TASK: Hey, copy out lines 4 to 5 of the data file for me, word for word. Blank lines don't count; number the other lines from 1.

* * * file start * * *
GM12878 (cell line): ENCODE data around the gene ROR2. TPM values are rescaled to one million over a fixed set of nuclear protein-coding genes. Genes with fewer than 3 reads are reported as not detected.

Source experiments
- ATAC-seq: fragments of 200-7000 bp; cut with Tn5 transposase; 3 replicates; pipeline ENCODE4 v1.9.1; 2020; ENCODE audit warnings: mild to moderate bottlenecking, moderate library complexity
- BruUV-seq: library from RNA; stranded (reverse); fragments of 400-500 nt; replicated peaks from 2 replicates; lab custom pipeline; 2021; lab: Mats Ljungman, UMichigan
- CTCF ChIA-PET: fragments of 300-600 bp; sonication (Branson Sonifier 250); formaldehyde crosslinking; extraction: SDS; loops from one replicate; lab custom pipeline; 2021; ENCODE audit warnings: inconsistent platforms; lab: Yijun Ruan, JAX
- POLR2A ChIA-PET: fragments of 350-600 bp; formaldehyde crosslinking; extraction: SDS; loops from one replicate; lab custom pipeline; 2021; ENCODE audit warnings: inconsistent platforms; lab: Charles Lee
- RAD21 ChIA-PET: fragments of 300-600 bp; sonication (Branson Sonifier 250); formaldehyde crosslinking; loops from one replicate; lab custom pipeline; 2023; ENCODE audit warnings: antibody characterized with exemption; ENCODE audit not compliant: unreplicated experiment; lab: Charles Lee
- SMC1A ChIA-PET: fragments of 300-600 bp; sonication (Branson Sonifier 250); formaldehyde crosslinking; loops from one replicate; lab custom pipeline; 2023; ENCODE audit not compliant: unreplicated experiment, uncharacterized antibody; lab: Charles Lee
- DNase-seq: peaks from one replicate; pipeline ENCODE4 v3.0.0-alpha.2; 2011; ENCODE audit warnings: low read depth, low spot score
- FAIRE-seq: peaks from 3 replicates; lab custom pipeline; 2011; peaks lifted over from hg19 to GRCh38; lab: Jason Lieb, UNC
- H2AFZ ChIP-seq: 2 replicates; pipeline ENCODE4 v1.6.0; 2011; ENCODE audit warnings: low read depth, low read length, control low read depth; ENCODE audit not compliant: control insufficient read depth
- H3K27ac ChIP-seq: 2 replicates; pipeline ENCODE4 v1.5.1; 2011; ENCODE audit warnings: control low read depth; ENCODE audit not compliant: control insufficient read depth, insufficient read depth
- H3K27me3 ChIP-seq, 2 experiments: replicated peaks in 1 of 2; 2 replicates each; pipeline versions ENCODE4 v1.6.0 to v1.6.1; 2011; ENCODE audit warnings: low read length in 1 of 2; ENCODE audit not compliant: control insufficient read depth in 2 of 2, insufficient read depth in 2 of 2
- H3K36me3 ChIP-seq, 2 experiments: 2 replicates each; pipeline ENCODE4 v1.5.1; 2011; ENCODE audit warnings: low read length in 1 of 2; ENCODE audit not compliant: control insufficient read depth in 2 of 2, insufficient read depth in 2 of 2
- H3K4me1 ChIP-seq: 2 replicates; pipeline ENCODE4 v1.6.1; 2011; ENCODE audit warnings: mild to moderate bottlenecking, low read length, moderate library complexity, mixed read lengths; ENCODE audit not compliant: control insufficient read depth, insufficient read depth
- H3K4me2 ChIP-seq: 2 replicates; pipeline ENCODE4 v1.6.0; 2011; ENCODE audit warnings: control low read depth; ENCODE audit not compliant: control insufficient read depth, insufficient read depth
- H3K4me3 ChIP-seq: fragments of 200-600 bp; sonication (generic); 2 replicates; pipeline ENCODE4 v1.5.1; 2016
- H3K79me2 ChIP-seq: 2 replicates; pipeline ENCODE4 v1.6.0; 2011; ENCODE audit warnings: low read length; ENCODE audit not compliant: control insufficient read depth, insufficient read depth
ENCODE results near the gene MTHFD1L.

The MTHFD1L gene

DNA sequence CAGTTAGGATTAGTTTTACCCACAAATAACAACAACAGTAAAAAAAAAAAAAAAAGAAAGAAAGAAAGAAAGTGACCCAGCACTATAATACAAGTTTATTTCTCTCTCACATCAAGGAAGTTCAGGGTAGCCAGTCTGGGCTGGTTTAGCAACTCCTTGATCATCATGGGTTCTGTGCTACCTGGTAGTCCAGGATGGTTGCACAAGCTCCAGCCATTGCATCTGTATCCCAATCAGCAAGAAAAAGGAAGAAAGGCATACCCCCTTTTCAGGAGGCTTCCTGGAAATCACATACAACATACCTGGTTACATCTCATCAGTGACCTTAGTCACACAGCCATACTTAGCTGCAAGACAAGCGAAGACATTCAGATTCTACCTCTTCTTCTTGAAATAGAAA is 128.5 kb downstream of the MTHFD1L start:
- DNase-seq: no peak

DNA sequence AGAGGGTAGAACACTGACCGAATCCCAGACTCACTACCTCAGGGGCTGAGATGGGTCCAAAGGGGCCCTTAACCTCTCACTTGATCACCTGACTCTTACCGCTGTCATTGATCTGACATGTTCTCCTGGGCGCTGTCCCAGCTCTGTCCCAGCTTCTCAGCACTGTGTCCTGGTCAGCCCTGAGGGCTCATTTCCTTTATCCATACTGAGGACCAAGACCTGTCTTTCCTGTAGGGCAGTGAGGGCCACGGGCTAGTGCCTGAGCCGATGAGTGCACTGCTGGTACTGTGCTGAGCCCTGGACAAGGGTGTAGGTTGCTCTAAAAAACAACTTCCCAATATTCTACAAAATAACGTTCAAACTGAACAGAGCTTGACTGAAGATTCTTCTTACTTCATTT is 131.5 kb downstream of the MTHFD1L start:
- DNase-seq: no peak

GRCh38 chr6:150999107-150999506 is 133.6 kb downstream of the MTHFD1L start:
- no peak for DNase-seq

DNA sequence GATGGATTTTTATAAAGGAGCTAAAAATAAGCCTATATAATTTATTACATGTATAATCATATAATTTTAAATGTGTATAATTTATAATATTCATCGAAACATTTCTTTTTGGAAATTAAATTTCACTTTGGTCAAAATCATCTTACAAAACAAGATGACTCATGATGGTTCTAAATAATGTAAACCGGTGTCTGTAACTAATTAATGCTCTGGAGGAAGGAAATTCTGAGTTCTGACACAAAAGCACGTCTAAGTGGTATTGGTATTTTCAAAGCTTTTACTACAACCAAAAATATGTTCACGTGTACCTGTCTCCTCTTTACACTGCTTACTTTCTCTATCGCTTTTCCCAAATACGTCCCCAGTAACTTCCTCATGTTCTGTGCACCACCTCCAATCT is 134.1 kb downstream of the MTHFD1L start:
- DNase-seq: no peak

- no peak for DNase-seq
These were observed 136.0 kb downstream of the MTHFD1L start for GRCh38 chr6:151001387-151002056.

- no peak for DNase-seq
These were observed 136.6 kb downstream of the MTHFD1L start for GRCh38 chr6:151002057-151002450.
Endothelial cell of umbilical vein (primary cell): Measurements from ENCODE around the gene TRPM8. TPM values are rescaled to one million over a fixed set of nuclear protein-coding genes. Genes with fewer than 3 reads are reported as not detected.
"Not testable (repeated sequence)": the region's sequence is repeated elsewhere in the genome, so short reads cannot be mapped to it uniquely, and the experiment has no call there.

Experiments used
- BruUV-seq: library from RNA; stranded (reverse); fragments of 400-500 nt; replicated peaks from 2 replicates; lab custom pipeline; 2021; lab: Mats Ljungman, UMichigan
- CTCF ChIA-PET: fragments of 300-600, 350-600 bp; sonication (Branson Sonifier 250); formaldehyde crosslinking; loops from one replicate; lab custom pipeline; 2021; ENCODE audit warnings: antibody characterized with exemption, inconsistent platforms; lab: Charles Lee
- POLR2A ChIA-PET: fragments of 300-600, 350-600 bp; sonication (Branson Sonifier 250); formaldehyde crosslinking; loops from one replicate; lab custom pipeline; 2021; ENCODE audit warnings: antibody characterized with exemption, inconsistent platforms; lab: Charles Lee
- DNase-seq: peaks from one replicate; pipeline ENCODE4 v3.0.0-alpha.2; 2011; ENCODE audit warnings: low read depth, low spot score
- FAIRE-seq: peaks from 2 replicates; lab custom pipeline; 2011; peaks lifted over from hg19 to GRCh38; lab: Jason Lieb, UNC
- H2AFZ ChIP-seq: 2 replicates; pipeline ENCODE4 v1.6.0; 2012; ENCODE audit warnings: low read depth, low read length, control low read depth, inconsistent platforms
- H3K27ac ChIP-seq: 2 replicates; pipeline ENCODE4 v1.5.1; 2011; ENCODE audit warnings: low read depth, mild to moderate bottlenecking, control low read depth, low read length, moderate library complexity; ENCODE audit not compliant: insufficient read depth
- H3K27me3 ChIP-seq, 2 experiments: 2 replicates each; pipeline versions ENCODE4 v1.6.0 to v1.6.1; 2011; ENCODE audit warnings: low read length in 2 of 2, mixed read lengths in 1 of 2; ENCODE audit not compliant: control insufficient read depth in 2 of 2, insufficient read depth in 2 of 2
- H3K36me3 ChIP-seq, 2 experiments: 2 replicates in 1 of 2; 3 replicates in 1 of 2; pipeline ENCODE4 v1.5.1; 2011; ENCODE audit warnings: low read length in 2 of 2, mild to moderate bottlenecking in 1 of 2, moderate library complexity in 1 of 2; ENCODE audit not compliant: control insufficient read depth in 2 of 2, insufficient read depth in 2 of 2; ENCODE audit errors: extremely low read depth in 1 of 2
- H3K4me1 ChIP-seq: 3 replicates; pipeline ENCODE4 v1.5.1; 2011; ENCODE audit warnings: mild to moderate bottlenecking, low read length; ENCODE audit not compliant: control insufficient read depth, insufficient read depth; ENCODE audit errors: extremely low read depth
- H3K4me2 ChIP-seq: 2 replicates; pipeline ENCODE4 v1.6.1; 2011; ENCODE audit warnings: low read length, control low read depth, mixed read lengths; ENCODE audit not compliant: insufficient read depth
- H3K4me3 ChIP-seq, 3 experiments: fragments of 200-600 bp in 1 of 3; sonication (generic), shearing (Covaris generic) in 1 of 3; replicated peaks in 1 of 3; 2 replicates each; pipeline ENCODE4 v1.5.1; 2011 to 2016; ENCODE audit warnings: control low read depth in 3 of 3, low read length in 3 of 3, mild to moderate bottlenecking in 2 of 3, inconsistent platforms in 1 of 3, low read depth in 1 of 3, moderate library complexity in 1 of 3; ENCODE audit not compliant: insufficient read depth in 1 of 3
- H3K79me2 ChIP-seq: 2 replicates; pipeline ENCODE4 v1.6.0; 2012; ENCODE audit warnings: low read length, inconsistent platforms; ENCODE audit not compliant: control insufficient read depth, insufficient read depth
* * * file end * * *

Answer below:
- BruUV-seq: library from RNA; stranded (reverse); fragments of 400-500 nt; replicated peaks from 2 replicates; lab custom pipeline; 2021; lab: Mats Ljungman, UMichigan
- CTCF ChIA-PET: fragments of 300-600 bp; sonication (Branson Sonifier 250); formaldehyde crosslinking; extraction: SDS; loops from one replicate; lab custom pipeline; 2021; ENCODE audit warnings: inconsistent platforms; lab: Yijun Ruan, JAX